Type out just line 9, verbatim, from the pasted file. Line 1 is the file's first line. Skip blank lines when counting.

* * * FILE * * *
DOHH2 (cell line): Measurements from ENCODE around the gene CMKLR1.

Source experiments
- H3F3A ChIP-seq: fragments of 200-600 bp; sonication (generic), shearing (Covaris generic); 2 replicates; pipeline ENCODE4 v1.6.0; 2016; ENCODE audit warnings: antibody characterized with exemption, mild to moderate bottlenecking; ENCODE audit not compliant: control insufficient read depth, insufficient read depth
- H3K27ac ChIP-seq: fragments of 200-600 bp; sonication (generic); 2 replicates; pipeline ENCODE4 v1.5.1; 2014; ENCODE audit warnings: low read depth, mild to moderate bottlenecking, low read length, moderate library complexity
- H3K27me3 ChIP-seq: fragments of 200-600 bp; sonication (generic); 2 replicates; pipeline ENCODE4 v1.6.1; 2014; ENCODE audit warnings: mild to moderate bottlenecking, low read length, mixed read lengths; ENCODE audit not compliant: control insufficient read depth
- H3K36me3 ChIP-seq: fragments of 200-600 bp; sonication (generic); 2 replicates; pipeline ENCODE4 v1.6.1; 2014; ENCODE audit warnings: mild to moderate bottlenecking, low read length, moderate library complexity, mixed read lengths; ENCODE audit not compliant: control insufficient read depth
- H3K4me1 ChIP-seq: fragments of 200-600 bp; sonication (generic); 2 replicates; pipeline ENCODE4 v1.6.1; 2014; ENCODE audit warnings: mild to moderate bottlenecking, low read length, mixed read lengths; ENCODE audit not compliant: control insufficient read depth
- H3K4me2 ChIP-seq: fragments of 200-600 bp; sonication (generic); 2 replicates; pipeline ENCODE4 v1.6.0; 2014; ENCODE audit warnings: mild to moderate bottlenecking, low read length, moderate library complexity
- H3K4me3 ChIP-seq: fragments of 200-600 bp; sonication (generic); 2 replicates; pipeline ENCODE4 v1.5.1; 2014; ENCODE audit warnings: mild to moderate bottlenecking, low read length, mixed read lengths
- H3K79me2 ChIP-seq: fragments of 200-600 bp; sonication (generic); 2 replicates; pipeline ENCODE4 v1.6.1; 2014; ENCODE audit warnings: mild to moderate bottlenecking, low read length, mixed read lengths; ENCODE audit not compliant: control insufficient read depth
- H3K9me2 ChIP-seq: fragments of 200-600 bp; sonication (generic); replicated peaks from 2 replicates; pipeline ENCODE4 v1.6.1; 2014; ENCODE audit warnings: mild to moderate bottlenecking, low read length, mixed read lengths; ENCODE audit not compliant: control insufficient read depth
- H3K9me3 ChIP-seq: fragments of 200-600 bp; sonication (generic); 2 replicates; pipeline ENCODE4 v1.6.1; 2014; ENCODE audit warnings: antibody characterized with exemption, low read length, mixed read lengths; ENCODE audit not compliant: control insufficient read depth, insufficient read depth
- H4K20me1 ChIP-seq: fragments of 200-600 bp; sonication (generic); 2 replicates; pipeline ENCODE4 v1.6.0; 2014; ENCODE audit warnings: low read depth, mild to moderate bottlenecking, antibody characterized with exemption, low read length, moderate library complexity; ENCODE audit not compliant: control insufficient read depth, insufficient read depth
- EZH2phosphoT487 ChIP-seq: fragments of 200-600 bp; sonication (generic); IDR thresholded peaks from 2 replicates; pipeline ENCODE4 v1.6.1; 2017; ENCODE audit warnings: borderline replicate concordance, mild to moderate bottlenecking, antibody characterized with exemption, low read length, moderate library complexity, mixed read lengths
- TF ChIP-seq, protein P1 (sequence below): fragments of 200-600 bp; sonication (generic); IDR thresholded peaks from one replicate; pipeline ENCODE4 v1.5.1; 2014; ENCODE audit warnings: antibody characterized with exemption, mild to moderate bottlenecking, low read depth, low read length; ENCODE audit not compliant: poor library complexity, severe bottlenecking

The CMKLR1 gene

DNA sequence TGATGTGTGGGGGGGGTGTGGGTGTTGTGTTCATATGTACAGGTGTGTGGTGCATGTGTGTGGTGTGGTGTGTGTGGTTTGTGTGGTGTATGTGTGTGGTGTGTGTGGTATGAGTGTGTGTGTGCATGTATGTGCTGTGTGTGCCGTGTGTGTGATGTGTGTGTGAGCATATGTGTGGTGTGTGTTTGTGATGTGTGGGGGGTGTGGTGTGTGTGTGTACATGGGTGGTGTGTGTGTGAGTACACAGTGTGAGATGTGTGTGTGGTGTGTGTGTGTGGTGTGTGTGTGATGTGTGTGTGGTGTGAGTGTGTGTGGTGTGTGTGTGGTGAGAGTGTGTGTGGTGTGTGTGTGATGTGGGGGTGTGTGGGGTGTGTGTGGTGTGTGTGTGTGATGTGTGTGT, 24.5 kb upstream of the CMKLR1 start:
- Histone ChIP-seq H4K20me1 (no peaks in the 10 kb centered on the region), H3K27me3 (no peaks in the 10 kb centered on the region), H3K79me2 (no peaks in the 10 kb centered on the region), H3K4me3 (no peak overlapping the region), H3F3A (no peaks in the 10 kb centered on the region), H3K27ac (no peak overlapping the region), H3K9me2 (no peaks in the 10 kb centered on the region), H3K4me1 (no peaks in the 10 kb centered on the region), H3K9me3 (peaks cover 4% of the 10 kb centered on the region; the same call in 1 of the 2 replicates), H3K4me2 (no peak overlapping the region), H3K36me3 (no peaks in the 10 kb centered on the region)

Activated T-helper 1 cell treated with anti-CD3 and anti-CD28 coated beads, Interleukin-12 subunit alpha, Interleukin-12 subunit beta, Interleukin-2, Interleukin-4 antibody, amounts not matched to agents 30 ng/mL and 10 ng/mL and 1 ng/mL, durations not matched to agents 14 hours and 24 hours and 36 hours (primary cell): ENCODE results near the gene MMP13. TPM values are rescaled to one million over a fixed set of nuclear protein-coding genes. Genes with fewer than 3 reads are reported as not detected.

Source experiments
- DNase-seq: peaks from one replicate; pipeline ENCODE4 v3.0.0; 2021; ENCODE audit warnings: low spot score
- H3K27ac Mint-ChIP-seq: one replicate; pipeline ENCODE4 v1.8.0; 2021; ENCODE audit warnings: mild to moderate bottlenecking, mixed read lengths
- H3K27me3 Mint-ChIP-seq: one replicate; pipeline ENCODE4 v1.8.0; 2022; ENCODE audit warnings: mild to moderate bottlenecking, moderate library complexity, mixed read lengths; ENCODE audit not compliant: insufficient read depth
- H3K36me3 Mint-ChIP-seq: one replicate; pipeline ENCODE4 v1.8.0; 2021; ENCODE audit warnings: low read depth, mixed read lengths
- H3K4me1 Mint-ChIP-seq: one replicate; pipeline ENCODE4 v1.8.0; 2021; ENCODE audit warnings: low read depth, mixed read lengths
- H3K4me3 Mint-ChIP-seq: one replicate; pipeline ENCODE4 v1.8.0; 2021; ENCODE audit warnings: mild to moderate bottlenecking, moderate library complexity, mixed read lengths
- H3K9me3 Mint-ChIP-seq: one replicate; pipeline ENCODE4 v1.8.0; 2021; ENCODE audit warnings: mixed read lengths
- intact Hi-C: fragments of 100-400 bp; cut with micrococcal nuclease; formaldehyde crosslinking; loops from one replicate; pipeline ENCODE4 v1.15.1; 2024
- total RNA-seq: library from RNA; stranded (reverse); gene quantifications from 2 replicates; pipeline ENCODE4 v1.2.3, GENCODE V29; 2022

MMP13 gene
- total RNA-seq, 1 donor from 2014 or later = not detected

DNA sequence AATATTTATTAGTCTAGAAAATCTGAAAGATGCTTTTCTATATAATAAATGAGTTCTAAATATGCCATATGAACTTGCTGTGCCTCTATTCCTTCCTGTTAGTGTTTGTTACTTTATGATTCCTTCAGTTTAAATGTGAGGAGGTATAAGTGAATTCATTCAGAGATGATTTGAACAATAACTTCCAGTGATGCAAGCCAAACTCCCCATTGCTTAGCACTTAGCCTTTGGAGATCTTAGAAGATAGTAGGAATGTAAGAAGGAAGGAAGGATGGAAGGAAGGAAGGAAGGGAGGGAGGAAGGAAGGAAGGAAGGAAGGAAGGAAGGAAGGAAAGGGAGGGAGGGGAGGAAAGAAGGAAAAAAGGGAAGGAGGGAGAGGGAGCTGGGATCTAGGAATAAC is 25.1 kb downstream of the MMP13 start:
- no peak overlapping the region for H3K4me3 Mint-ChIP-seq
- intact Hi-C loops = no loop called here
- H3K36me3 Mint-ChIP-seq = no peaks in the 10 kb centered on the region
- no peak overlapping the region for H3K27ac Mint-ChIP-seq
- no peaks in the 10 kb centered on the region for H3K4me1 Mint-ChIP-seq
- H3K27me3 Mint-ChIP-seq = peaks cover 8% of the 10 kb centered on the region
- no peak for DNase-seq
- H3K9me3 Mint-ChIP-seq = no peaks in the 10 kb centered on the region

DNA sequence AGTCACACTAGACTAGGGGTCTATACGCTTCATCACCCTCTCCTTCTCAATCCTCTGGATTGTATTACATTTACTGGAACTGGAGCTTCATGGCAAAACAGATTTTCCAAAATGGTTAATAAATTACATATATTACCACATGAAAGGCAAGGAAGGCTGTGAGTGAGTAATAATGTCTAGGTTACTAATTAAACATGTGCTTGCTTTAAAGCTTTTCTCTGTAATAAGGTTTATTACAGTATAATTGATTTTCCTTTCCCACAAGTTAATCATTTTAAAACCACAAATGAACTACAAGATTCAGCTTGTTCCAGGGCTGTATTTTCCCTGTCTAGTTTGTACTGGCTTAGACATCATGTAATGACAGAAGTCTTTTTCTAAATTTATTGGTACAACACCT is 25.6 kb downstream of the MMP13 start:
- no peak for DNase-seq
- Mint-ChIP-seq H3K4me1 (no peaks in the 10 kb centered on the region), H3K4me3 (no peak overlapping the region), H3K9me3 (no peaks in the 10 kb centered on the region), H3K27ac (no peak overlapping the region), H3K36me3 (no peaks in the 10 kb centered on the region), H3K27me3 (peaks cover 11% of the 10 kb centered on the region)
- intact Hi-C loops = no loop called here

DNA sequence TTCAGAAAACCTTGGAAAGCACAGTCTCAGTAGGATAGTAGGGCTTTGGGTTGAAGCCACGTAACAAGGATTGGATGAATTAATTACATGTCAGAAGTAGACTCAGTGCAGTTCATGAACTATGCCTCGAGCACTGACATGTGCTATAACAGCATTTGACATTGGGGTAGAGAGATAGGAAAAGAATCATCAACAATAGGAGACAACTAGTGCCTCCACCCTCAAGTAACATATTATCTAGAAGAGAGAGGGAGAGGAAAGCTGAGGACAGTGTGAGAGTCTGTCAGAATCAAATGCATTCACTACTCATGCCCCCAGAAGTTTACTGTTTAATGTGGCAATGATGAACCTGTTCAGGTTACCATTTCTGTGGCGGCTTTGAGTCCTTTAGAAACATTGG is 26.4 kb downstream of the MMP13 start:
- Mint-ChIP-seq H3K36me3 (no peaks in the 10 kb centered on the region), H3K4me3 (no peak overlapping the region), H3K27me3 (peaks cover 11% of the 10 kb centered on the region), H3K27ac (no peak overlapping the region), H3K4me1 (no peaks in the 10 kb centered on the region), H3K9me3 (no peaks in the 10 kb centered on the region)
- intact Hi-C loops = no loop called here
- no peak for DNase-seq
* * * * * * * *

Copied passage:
- H3K4me3 ChIP-seq: fragments of 200-600 bp; sonication (generic); 2 replicates; pipeline ENCODE4 v1.5.1; 2014; ENCODE audit warnings: mild to moderate bottlenecking, low read length, mixed read lengths